Published: Thu, December 06, 2018
Global News | By Stacy Ballard

Facebook internal emails published: what the new documents reveal

Facebook internal emails published: what the new documents reveal

"We stand by the platform changes we made in 2015 to stop a person from sharing their friends' data with developers".

In one e-mail exchange, employees discussed avoiding a potential public backlash about an update to its Android app that would log calls made by people on their phones.

The documents also show that Facebook has in the past aggressively tried to shut down the competition.

The release of the internal documents adds to Facebook's challenges as it wrestles with issues as varied as how it enabled the spread of misinformation and whether it properly safeguarded the data of its users. The materials had been under seal in the United States as part of a lawsuit in California with an app developer.

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"(The documents) raise important questions about how Facebook treats users' data, their policies for working with app developers, and how they exercise their dominant position in the social media market", he said. "It is not clear that there was any user consent for this nor how Facebook decided which companies should be whitelisted or not", Mr. Collins said.

"We changed our platform policies in 2014/15 to prevent apps from requesting permission to access friends' private information", said a Facebook spokesperson referring to the whitelisting allegation.

Not all of the documents seized by the committee investigating fake news have been published. In most of the e-mails, Zuckerberg was concerned about what data different apps could expect to access, why his company should allow that access, what the benefit to Facebook was, and how the social network should think about rivals and competitors. "We blocked a lot of sketchy apps".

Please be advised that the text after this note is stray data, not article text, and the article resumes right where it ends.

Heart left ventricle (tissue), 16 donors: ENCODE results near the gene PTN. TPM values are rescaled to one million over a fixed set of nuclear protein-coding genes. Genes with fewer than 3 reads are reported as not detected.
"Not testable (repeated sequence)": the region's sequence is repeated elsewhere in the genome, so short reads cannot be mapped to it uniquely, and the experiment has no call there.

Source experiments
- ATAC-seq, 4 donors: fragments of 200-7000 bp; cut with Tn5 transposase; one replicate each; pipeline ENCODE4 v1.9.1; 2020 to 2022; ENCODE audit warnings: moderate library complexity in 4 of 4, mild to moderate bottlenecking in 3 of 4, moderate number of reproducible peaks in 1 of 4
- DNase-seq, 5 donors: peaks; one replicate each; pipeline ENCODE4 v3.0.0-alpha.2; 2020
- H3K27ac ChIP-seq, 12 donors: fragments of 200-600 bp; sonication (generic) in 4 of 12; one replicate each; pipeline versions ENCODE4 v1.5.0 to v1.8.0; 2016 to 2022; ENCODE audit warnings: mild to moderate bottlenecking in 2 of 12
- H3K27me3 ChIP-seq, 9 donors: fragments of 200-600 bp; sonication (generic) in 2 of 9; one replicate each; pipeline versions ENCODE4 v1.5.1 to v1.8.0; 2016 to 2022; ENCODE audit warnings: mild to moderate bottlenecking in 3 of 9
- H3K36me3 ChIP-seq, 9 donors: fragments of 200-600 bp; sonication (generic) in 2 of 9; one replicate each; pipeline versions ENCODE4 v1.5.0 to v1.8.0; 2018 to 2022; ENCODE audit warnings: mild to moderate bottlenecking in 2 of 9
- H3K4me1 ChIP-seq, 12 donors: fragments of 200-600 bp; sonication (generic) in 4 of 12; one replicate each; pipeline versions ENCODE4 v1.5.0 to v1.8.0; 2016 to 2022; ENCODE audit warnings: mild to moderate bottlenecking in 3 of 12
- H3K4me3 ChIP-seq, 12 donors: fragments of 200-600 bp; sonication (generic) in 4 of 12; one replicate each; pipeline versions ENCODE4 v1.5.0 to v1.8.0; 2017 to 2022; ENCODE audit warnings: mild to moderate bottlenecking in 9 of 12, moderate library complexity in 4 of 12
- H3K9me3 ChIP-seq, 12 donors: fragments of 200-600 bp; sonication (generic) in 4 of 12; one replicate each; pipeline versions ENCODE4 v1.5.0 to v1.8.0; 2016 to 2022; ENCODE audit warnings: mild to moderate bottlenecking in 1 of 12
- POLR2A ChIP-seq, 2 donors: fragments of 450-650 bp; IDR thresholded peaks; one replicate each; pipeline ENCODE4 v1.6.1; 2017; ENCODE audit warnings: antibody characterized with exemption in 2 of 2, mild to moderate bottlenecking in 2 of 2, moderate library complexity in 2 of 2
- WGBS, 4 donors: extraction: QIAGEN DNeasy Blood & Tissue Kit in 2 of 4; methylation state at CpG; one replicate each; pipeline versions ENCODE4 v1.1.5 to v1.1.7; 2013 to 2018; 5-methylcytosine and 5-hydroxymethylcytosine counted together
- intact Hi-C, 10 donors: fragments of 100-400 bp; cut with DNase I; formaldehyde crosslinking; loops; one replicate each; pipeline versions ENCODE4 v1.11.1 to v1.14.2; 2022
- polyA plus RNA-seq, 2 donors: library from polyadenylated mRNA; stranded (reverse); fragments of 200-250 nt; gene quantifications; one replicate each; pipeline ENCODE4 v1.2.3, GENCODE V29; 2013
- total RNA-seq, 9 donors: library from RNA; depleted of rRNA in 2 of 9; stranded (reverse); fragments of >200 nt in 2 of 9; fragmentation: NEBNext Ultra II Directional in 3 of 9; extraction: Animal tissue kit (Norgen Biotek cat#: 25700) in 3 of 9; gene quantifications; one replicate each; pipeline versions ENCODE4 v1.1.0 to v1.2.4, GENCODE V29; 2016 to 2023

In a response posted on its blog, Facebook said that whitelists are a common part of testing new features with a limited group of partners before a broader rollout.

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Facebook used data provided by the Israeli analytics firm Onavo to determine which other mobile apps were being downloaded and used by the public.

You can check out the full 250-page document dump including the DCMS's summary at the United Kingdom parliament's website. Alerted to the possible competitive threat by an engineer who recommended cutting off Vine's access to Facebook data, Zuckerberg replied succinctly: "Yup, go for it".

"Another idea is charging different developers different rates for things". One email talked about giving Royal Bank the same "extended [access] agreement" as Netflix.

Critics have drawn attention to this kind of behavior as being potentially in violation of U.S. and European antitrust and anti-monopoly laws, as the dominant Facebook platform can arguably be seen blocking competitors attempts to enter its market. Android users rely on standard, clear dialogs from the operating system to inform them of serious changes in privacy. The good news about full reciprocity [where apps let users share their activity back to Facebook] is that for bigger social companies we might otherwise be anxious about, if they're enabling their users to push all of their social content back into Facebook then we're probably fine with them.

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"Why let someone like Pinterest or Path read all our data, create a separate standalone app, and then use our paid distribution to compensate us?" This would be a momentous decision for any company, to say nothing of one with Facebook's privacy track record and reputation, even in 2015, of sprinting through ethical minefields. The social network itself received data about how people were using third party apps in return.

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